Johan Lenox, if you’re not familiar, is a highly skilled and classically trained orchestral composer originally from Boston. He gained notoriety from mainstream hip-hop and pop artists through his 2016 Yeethoven series, which realized Kanye West’s Yeezus album through a 50-piece orchestra at venues such as NYC’s Lincoln Center. Since then, Lenox has fully transitioned into producing for legends like Travis Scott, Big Sean, and West himself while also diving headfirst into his own solo pop/hip-hop artistry.
Lenox has released two full-length albums and is now finishing up his third, titled What Do You Want to Be When You Grow Up. On Twitter, he described how this project will be his first full fusion of his classical roots with his hip-pop stylings. He tweeted, “There’s no synths guitars or keyboards on the album, every single sound that isn’t a vocal or drum was made using orchestral instruments (violin cello and woodwinds mainly).”
As Lenox embraces a distinct combination of where he is now and where he started, it feels poignant that his first single release for the project “Phases” features the quintessential modern Boston-bred rapper Cousin Stizz. The visual shows the duo in multiple locations in the Boston area posted with blank faces beneath a grainy camera lens filter. The simple yet astute visual captures the essence of the song and the current time, one of numbness and reflection. On the hook over sparse string plucks and writhing cello sounds, Lenox sings, “Everybody goin’ through their phases, runnin’ through their own little mazes / I don’t really mind bein’ aimless. I don’t have a plan but I fake it.” Lenox brings specificity to the general feeling of being lost in the unknown. He leans a bit into autotuned runs throughout that also enhance the spiraling of his own thought process.
“Baby the problem is you. Ain’t you been watchin’ the news / Everyone says that we’re doomed. Shit I might go sing it in tune / Oooooohhhhh (autotune dive)”
Frustration with others who are not affected by the apocalyptic state comes through consistently in Lenox’s lyricism. Yet this doesn’t on any level allow him to elevate his energy into anger. Lenox maintains an even tone from beginning to end that can only result in the reaction, “Damn, bro, I feel you.” We have all become so accustomed to various feelings of disappointment that they all seem to sort of blend together.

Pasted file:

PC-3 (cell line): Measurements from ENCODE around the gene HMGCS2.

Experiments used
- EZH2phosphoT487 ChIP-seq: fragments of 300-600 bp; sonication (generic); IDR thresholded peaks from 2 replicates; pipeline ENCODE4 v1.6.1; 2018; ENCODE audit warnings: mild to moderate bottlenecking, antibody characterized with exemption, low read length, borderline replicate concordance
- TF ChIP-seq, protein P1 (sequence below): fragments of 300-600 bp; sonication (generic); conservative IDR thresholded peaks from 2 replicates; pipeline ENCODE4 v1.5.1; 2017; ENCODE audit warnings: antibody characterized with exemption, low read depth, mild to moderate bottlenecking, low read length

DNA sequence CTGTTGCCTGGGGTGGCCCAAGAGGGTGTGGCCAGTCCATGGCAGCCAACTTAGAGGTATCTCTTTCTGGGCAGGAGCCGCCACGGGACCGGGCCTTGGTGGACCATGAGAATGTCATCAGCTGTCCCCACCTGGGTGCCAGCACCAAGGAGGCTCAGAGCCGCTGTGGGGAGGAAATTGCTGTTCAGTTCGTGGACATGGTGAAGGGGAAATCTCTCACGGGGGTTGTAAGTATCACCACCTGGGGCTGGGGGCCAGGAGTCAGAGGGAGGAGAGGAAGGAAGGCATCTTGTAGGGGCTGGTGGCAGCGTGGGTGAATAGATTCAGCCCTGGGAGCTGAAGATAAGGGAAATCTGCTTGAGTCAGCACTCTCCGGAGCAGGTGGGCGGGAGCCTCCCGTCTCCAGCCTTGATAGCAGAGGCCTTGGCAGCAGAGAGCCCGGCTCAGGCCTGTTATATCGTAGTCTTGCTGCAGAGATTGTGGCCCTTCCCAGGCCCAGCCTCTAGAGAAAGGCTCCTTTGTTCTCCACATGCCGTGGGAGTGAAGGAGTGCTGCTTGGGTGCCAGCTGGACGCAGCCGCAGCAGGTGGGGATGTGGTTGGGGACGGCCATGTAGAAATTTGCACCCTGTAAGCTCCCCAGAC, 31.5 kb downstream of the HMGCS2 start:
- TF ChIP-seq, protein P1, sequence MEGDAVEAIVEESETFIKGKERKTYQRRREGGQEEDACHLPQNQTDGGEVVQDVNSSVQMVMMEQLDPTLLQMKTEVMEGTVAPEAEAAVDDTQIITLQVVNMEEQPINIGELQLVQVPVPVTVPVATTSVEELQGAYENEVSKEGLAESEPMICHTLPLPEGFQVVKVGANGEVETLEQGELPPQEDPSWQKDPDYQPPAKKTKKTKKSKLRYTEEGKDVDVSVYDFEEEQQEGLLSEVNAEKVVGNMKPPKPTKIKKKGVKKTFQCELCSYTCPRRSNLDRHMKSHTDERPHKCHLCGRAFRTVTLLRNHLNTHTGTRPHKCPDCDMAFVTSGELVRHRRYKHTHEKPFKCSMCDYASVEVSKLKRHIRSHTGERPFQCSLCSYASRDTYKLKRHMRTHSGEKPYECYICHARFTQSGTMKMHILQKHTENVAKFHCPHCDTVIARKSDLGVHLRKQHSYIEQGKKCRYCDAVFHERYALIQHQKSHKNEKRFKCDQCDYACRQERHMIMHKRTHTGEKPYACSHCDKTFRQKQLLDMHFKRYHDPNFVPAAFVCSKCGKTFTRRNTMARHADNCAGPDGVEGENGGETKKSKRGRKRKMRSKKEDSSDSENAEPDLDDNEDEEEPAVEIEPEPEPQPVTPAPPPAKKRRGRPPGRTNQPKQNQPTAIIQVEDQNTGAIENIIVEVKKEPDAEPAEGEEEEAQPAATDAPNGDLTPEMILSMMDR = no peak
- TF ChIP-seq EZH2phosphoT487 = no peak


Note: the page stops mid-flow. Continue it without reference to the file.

When Cousin Stizz enters, he processes the moment in a complementary yet slightly different way. He raps, “As the world turn it get colder in the city. N***a I’m stronger for shit that didn’t kill me.” Stizz is similarly affected by the cycle of turmoil but approaches his own healing through a tone of familiarity. He feels like this shit isn’t new, and since everything else that has held him back has emboldened his swagger, he assumes that the pandemic period will have the same effect.
As the composition comes to a close, you notice subtle flute notes and a momentary layered, almost church-like vocal. It seems to indicate through venting each of their perspectives, Lenox and Stizz have achieved a momentary balance. There is no full resolve in this life but talking about it helps. In that same Twitter thread, Lenox gifted us with what the album as a whole will cover. He typed, “The album tries to ask the question of whether my failure to reach anything resembling adulthood or maturity is a personal one, or if our entire generation is doomed, chasing an idea of adulthood and success which was always a lie?” It’s impossible not to anticipate the full body of work with that description and this initial piece he’s given us.